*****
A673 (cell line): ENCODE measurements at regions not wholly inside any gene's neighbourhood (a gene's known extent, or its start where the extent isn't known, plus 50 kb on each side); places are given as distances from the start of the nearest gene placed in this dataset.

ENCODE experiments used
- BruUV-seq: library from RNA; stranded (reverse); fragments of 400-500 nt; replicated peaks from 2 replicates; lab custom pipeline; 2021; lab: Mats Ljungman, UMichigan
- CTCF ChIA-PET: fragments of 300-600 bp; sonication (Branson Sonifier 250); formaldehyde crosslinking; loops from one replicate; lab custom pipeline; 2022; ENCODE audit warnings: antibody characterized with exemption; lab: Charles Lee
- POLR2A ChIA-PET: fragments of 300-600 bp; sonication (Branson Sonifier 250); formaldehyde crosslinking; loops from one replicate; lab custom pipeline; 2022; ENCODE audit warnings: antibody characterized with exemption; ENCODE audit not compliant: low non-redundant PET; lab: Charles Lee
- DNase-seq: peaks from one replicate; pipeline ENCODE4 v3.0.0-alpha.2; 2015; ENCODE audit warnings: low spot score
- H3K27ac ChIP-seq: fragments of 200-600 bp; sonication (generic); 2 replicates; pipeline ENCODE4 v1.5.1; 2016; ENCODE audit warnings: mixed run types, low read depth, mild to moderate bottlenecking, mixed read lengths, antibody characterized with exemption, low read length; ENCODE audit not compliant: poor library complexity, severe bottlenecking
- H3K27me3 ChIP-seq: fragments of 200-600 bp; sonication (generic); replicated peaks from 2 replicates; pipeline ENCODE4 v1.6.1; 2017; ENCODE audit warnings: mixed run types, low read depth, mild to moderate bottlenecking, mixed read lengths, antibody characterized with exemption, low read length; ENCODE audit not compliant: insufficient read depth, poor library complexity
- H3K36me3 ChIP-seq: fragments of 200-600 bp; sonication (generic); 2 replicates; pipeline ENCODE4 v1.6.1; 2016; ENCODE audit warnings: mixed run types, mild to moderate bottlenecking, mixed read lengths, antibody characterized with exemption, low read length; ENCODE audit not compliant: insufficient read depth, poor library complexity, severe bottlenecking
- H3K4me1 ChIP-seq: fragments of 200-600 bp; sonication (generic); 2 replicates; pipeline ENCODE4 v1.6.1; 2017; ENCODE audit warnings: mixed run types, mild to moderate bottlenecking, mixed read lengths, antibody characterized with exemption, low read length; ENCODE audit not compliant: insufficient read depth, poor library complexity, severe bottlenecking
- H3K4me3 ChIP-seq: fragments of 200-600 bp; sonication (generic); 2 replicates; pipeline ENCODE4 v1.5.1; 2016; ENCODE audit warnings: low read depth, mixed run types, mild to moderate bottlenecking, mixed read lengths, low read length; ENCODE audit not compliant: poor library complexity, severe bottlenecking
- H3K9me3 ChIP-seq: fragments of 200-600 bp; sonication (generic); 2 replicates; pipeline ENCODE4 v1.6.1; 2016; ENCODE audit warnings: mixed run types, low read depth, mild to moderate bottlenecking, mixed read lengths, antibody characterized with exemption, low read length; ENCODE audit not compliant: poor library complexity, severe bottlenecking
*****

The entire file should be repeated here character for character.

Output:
A673 (cell line): ENCODE measurements at regions not wholly inside any gene's neighbourhood (a gene's known extent, or its start where the extent isn't known, plus 50 kb on each side); places are given as distances from the start of the nearest gene placed in this dataset.

ENCODE experiments used
- BruUV-seq: library from RNA; stranded (reverse); fragments of 400-500 nt; replicated peaks from 2 replicates; lab custom pipeline; 2021; lab: Mats Ljungman, UMichigan
- CTCF ChIA-PET: fragments of 300-600 bp; sonication (Branson Sonifier 250); formaldehyde crosslinking; loops from one replicate; lab custom pipeline; 2022; ENCODE audit warnings: antibody characterized with exemption; lab: Charles Lee
- POLR2A ChIA-PET: fragments of 300-600 bp; sonication (Branson Sonifier 250); formaldehyde crosslinking; loops from one replicate; lab custom pipeline; 2022; ENCODE audit warnings: antibody characterized with exemption; ENCODE audit not compliant: low non-redundant PET; lab: Charles Lee
- DNase-seq: peaks from one replicate; pipeline ENCODE4 v3.0.0-alpha.2; 2015; ENCODE audit warnings: low spot score
- H3K27ac ChIP-seq: fragments of 200-600 bp; sonication (generic); 2 replicates; pipeline ENCODE4 v1.5.1; 2016; ENCODE audit warnings: mixed run types, low read depth, mild to moderate bottlenecking, mixed read lengths, antibody characterized with exemption, low read length; ENCODE audit not compliant: poor library complexity, severe bottlenecking
- H3K27me3 ChIP-seq: fragments of 200-600 bp; sonication (generic); replicated peaks from 2 replicates; pipeline ENCODE4 v1.6.1; 2017; ENCODE audit warnings: mixed run types, low read depth, mild to moderate bottlenecking, mixed read lengths, antibody characterized with exemption, low read length; ENCODE audit not compliant: insufficient read depth, poor library complexity
- H3K36me3 ChIP-seq: fragments of 200-600 bp; sonication (generic); 2 replicates; pipeline ENCODE4 v1.6.1; 2016; ENCODE audit warnings: mixed run types, mild to moderate bottlenecking, mixed read lengths, antibody characterized with exemption, low read length; ENCODE audit not compliant: insufficient read depth, poor library complexity, severe bottlenecking
- H3K4me1 ChIP-seq: fragments of 200-600 bp; sonication (generic); 2 replicates; pipeline ENCODE4 v1.6.1; 2017; ENCODE audit warnings: mixed run types, mild to moderate bottlenecking, mixed read lengths, antibody characterized with exemption, low read length; ENCODE audit not compliant: insufficient read depth, poor library complexity, severe bottlenecking
- H3K4me3 ChIP-seq: fragments of 200-600 bp; sonication (generic); 2 replicates; pipeline ENCODE4 v1.5.1; 2016; ENCODE audit warnings: low read depth, mixed run types, mild to moderate bottlenecking, mixed read lengths, low read length; ENCODE audit not compliant: poor library complexity, severe bottlenecking
- H3K9me3 ChIP-seq: fragments of 200-600 bp; sonication (generic); 2 replicates; pipeline ENCODE4 v1.6.1; 2016; ENCODE audit warnings: mixed run types, low read depth, mild to moderate bottlenecking, mixed read lengths, antibody characterized with exemption, low read length; ENCODE audit not compliant: poor library complexity, severe bottlenecking